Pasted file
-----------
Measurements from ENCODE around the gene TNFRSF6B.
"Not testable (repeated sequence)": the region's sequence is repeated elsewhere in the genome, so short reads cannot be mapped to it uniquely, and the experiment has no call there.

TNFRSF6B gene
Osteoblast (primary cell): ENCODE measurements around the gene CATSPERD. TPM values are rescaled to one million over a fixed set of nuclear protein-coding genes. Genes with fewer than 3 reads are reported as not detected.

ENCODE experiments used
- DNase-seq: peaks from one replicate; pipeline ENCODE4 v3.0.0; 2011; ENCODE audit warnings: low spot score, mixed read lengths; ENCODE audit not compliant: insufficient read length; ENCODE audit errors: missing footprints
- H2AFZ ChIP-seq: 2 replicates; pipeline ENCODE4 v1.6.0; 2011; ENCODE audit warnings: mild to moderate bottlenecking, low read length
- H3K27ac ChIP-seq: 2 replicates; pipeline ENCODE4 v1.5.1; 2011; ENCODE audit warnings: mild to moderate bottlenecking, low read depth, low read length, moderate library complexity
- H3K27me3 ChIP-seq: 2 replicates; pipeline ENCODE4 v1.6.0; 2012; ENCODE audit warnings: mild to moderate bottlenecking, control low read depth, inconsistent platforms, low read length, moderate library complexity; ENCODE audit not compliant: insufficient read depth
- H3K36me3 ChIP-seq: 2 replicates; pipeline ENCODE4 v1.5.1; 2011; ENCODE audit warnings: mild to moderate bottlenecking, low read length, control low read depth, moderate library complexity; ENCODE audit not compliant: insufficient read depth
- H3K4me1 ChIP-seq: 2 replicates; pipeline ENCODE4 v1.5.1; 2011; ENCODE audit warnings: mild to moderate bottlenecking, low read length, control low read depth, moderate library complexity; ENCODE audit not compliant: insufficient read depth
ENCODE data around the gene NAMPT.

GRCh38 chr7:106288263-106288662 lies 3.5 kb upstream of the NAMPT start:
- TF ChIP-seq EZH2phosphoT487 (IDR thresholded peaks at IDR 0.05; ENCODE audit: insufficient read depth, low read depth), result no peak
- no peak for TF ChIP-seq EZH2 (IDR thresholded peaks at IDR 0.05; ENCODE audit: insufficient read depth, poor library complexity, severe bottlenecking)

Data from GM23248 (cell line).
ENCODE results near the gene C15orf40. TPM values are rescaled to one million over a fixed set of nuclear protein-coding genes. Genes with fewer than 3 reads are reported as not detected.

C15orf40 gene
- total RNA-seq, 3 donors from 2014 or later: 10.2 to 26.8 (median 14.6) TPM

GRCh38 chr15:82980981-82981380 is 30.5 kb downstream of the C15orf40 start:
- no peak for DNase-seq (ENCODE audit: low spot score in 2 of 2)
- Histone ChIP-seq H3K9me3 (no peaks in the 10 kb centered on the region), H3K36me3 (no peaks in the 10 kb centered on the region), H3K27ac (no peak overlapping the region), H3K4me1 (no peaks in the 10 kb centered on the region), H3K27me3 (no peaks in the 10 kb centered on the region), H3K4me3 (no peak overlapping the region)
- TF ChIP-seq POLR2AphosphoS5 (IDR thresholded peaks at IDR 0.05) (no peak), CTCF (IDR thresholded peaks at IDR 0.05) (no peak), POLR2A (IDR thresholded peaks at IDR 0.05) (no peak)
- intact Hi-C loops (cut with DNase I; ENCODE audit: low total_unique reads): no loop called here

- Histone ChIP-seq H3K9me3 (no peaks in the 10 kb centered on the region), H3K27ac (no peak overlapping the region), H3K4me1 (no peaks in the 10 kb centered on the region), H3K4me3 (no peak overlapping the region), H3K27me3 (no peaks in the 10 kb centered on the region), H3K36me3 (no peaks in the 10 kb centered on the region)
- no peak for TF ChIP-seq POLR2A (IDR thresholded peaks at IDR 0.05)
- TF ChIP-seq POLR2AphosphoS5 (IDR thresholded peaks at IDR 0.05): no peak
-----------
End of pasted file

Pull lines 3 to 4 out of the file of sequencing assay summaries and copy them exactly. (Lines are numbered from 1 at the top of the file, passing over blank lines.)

TNFRSF6B gene
Osteoblast (primary cell): ENCODE measurements around the gene CATSPERD. TPM values are rescaled to one million over a fixed set of nuclear protein-coding genes. Genes with fewer than 3 reads are reported as not detected.